Philips DTR 320/05 review

Another argument in favour of Freeview

TechRadar Verdict

An excellent system that really gets the most out of Freeview

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Freeview has never been such a strong contender to satellite and cable as it is now. Since the migration of E4 from the subscription-based Top Up TV and the launch of new channels More4, ITV4 and Sky Three there's a very healthy range of over 30 television channels to choose from (depending on your location), plus 24 digital radio stations. And with a Top Up TV subscription you can receive a further ten stations; it's a highly attractive prospect already, without having to wait for the grand switch off.

The equipment to receive these channels has never been more attractive either. Reception boosting technologies, up to 14-day electronic programme guides and digital audio outputs are all to be found on certain boxes, but most impressive is the drop in price of such machines.

The Philips STB retains the company's trademark style that you'll be very familiar with if you own one of its DVD players or recorders; a rounded, bevelled fascia is a suitable match for other equipment from the brand. It doesn't look cheap and nasty like most lesser TV boxes, and would sit nicely on a shelf in the living room.

The rear looks good too, if you're a connection nut, with some intriguing additions. Two RGB Scart outputs are present, for connection to your TV and a recorder, plus stereo audio outs. A coaxial digital audio output is also supplied, which can be switched to stream either PCM or AC3 audio, and, of course, an RF loopthrough. Interestingly, a service-operable RS232 port is included (mainly because, for a £60 box, an engineer would surely be unnecessary), but of most note is a currently unusable LAN port; the manual enticingly labels it 'for future use'.

Initial setup is a doddle. Scanning for channels takes almost no time at all, and even from an indoor aerial the DTR 320 found all the TV and radio stations, displaying excellent signal strength along the way. Nor did it take the 7-day EPG long to update with all the relevant data.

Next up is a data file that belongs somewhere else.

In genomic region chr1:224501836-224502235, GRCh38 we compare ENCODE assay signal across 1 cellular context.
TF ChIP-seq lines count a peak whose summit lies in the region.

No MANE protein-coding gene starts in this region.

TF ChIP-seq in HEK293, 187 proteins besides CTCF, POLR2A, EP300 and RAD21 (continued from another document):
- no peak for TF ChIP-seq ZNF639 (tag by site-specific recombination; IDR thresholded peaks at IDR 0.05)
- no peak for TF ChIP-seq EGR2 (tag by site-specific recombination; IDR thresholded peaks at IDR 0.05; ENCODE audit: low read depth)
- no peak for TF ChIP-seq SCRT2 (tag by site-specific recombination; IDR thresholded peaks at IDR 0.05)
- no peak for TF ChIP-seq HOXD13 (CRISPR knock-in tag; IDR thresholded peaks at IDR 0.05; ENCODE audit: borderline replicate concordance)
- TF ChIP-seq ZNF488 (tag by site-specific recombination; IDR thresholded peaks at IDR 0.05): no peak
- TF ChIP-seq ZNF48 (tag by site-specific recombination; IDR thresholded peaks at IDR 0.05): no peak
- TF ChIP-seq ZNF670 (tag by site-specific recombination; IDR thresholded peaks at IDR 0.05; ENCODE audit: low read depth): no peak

Features are plentiful: there's a timer mode to ensure you never miss your favourite programme, which can be set from the guide, an uninstall service option that can remove Top Up TV channels from your list (as you'll not be able to access them even though it displays their guide listing) and all interactive and text services are available at a touch of a button on the well-spaced and thought-out remote control.

Another plus point is Fast Zapp, a means of changing from one channel to another within one second - a trick not possible on some.

Of most note, though, is something inside the box; an included pulse killer chip neutralises signal interference allowing for a constant, steady signal with little judder or drop out. It works too; not only does it suffer from less signal glitches than I've seen on any STB before, but the picture has less artefacting. Colours are superb, with vivid reds being eye-searing when your screen has been calibrated correctly. And blacks are deeper than a Barry White single.

I did notice blocking noise and some picture break-up over fast-moving scenes, but only on certain channels, suggesting that it's the quality of the broadcast rather than the Philips. was the former name of Its staff were at the forefront of the digital publishing revolution, and spearheaded the move to bring consumer technology journalism to its natural home – online. Many of the current TechRadar staff started life a staff writer, covering everything from the emerging smartphone market to the evolving market of personal computers. Think of it as the building blocks of the TechRadar you love today.